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Thread: Measuring cylinder gap / End shake?

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    Measuring cylinder gap / End shake?

    Am I doing this right?

    I measured cylinder gap with feeler gauges on my Ruger LCR .357 and new Ruger GP100 .44. Guns were unloaded and not cocked. I pushed the cylinders firmly forward towards the forcing cone (not a lot of force, just "firmly") and recorded the largest feeler gauge that would fit. Then I pulled (again, just "firmly") the cylinders away from the forcing cone and again recorded the largest feeler gauge that would fit.

    Finally, I did the math (better check my numbers, not great at math!) and the difference between the two numbers is what I think is called "end shake".

    For the LCR .357 with cylinder pushed forward the gap was .0015 inches. Cylinder pulled back the gap was .008 inches. End shake is thus .0065 inches.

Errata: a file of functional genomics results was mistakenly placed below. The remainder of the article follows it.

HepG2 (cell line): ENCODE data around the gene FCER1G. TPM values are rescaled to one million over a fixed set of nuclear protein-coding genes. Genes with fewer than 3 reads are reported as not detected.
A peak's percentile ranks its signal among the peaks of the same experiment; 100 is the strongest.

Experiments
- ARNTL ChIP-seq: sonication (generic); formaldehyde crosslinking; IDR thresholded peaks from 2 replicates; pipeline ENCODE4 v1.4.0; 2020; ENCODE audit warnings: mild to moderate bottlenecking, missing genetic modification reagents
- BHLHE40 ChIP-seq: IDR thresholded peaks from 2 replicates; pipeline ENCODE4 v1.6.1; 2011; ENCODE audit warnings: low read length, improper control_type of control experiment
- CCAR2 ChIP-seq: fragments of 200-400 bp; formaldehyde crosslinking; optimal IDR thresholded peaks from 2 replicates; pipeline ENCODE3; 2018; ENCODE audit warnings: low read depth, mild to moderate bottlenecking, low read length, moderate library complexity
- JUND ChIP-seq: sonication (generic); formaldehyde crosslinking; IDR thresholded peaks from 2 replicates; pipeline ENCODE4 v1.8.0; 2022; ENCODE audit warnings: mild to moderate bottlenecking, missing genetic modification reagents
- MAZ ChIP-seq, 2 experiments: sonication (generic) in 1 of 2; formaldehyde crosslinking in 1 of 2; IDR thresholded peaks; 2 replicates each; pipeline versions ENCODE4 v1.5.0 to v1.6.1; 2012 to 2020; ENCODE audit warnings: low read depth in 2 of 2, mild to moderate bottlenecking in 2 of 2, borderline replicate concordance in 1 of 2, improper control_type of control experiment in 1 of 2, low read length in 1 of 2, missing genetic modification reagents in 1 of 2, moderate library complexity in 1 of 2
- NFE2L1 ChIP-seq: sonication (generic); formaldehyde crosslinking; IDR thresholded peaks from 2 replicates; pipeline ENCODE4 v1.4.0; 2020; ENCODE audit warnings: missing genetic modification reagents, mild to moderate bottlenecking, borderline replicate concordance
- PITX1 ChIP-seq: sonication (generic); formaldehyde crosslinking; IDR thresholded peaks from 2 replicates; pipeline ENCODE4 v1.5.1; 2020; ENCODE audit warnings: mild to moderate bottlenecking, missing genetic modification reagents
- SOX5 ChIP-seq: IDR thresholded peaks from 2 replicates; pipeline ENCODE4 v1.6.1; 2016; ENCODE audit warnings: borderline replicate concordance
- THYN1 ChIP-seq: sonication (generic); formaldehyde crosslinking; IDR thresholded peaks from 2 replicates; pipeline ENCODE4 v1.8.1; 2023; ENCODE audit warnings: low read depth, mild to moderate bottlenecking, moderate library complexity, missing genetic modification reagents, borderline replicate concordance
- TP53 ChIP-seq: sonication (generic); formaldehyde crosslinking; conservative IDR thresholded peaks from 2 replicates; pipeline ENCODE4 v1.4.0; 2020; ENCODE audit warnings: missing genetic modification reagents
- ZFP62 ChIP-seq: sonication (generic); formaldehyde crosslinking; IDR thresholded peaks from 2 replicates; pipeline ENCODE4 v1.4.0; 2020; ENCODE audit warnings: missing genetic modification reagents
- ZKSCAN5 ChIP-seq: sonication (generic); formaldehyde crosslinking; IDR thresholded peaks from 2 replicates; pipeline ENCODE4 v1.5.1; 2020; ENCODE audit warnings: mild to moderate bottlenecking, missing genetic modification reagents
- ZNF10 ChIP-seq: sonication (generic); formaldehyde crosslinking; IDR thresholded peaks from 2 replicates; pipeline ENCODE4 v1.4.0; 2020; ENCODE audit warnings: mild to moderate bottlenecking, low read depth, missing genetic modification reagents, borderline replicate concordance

For the new GP100 .44 the first measurement was .0025 inches, the second .0035 inches. End shake is thus .001 inches.

    One more thing, while the LCR forcing cone is smooth, the GP100 forcing cone looks quite rough. Not the inside, just the flat surface on the outside where the "gap" is. Should I give run a fine stone over it? A little polish, perhaps? Edited to correct: Comparing the forcing cone to others via internet, it's actually not very rough, just somewhat rough.
    Last edited by Ron3; 08-07-18 at 15:40.

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